25 years ago, Jane Campion became the first female director to win the Palme d’Or for The Piano, her astonishing, glorious masterpiece about a mute woman’s rebellion in a newly colonised, Victorian-era New Zealand. Played remarkably by a silent Holly Hunter, Ada McGrath arrives in remote country to marry frontiersman Alistair Stewart (Sam Neill) after being sold by her father.
Ada hasn’t spoken since she was seven and communicates only through sign language and her much- loved piano. She clashes with Stewart instantly after he refuses to transport the piano back to the ranch and sells it to a local forester (Harvey Keitel) who trades it for land.
Soundtracked by Michael Nyman’s evocative and hauntingly minimalist score (with all pieces actually performed by Hunter,) it won Best Actor Oscars for Holly Hunter and Anna Paquin in career-defining roles and Best Screenplay for Campion’s characteristically distinctive, feminist script. Lush green forests contrast with dark rooms and oppressive indoor spaces and the wilderness takes centre stage against an urgent and expressive Greek-style tragedy. It’s a story about trauma and colonialism, hostility and isolation that resonates just as strongly today.
The Piano is rereleased in cinemas across the country on Friday in a beautiful new digital restoration so if you’ve only ever seen it on telly, or your experience of Jane Campion centres on Elizabeth Moss’s troubled detective in Top of the Lake, now’s your chance to share the melodrama magic and gothic repression together on the big screen.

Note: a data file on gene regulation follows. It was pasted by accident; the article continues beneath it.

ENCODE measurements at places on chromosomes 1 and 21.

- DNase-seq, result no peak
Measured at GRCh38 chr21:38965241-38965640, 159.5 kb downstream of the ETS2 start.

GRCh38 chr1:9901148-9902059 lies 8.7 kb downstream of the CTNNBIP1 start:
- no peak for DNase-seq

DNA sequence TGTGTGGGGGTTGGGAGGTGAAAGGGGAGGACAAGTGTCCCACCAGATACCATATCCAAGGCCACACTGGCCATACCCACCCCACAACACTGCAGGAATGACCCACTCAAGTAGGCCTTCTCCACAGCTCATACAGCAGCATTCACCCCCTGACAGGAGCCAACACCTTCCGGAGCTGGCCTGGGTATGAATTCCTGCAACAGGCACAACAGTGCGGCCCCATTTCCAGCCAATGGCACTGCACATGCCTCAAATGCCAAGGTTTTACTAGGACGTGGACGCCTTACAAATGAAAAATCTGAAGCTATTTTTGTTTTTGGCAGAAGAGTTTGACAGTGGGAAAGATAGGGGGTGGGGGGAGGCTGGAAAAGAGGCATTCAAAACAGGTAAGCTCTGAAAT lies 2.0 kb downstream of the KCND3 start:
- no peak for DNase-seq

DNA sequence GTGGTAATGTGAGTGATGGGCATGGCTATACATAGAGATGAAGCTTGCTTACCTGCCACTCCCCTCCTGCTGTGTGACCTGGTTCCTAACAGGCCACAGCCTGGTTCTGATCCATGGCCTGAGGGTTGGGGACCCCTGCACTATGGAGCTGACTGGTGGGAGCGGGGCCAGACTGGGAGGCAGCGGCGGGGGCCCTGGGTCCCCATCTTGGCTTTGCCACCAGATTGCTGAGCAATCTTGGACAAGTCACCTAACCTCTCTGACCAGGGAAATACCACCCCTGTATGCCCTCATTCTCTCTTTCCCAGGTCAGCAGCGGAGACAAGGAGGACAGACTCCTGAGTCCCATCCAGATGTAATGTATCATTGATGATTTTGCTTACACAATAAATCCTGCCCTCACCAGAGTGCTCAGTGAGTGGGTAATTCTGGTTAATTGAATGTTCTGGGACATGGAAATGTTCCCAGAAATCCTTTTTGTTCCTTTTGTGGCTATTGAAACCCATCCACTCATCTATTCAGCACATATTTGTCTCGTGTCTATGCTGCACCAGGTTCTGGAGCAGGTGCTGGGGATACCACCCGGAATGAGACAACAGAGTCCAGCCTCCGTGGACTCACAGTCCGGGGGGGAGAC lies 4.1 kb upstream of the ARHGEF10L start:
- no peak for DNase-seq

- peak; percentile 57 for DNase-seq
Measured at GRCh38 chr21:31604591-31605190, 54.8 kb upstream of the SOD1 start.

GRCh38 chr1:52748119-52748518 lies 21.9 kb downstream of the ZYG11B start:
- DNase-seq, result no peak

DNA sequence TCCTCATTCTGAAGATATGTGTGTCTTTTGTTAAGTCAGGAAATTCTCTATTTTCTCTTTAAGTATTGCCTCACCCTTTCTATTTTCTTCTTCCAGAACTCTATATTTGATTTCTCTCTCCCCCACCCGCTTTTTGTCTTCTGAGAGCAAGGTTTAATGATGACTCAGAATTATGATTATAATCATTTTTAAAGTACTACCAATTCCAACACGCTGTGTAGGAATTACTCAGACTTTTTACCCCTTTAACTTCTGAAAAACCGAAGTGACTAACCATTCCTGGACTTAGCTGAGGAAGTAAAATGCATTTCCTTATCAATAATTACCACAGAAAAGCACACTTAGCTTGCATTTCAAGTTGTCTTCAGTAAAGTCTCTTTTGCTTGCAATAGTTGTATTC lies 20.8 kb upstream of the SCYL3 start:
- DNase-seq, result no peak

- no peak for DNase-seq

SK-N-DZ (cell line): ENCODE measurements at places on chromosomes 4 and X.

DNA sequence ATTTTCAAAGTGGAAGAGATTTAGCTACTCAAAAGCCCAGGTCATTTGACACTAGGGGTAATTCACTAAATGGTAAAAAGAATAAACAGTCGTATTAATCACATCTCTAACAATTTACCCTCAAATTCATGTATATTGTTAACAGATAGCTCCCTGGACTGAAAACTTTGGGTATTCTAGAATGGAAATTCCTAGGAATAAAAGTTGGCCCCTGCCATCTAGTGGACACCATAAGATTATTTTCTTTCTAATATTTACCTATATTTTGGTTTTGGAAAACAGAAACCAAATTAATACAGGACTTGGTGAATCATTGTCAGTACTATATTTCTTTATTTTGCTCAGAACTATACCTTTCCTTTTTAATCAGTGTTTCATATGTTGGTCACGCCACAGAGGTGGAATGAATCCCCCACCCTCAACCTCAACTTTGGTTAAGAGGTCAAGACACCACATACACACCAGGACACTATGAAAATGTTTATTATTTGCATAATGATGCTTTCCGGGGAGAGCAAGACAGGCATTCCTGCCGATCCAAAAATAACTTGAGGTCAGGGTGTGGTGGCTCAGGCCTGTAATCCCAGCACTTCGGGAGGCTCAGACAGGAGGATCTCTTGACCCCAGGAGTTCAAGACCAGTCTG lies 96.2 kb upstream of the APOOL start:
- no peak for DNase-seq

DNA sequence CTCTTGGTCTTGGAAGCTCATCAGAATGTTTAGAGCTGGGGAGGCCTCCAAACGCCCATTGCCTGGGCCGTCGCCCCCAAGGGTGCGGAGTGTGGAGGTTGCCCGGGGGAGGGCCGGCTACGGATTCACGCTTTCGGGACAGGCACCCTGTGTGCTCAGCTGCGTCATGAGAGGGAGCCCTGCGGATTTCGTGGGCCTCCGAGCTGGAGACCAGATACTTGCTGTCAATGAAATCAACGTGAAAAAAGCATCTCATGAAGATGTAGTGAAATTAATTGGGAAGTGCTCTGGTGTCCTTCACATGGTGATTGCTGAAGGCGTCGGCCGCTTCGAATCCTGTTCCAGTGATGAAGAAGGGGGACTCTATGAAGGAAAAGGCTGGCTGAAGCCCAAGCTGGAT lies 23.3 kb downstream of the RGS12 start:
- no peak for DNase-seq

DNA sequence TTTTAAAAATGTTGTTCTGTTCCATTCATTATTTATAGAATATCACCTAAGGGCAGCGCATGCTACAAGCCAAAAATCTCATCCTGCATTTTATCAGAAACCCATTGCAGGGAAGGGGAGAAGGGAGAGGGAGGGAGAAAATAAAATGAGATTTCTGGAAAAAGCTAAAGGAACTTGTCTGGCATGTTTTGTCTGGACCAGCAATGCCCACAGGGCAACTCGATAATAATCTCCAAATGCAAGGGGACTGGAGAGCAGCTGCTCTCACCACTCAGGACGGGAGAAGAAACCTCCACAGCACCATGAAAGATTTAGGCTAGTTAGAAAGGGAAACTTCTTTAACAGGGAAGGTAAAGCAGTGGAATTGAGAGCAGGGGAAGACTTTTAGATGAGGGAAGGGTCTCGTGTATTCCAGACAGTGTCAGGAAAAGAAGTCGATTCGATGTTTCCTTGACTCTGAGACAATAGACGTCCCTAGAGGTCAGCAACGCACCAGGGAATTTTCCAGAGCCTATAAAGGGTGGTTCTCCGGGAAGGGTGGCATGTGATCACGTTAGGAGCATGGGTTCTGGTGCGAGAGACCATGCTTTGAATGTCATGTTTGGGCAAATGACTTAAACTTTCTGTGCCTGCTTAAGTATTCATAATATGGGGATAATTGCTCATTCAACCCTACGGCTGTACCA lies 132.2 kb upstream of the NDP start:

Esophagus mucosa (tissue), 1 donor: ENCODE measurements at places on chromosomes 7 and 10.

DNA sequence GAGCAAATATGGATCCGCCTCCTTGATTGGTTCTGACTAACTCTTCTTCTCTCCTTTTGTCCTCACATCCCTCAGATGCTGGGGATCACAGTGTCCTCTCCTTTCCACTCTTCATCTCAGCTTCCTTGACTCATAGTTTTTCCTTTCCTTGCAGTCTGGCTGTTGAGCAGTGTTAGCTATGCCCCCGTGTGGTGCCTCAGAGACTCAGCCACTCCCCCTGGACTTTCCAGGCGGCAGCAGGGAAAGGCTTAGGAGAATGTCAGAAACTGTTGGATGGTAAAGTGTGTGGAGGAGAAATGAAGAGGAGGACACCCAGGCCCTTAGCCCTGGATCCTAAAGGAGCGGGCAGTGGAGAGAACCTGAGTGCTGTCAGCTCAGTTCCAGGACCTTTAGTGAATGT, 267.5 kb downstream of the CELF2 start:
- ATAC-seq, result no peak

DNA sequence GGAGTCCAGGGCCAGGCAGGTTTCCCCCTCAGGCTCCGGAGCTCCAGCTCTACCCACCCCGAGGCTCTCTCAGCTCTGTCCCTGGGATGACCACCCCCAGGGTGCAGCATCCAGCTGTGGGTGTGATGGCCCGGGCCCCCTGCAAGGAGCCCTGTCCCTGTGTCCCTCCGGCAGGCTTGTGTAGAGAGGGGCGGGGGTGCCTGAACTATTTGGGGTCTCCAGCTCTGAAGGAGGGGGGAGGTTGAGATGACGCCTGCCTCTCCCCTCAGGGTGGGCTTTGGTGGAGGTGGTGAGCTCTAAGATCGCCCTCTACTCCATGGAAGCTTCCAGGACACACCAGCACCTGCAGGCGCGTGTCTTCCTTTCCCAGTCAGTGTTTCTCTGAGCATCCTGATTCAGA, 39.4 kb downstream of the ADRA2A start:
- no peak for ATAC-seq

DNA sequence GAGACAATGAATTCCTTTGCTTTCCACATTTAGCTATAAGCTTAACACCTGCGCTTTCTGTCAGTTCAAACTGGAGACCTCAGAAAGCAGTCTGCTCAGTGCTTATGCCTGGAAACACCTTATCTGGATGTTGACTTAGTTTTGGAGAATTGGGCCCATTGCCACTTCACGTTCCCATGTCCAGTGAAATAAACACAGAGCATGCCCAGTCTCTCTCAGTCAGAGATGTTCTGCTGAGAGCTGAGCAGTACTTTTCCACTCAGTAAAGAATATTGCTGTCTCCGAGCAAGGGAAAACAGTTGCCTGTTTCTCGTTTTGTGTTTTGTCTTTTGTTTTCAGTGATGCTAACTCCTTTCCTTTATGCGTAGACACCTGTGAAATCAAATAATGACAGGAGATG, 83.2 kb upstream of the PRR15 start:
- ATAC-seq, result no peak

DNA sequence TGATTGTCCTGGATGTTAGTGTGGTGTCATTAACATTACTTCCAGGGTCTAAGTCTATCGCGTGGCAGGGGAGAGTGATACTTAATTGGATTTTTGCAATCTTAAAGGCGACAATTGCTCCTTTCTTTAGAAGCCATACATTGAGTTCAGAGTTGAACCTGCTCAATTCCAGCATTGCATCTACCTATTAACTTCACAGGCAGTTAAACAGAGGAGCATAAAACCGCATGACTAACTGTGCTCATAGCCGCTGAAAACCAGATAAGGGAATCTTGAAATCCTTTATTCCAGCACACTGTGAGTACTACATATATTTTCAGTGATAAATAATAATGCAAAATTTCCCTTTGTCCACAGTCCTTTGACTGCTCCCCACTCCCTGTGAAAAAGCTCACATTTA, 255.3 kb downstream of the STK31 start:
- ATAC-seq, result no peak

In 2015, Jonas Carpignano made headlines with another story about immigration - Mediterranea, a powerful documentary style film about fruit pickers from Burkina Faso struggling to reach and then survive in southern Italy – a place he revisits in his new film A Ciambra, out on Friday. It’s a region accustomed to travellers, colonised by the ancient Greeks then the Romans, Saracens, and Byzantines before modern times began. It’s one of the most impoverished parts of the country - wild and mountainous with a spine of rugged peaks that runs right through it, flushed with Olive groves and spiky Prickly Pears. The story centres on Pio Amato, a teenager living in a small Romani community, who wants nothing more than to grow up. He follows his older brother, Cosimo, as they try to provide for the family by stealing cars and selling parts. When Cosimo is arrested, Pio takes it upon himself to fill his brother’s shoes but soon finds himself in dangerous situations and forced to make life-changing decisions.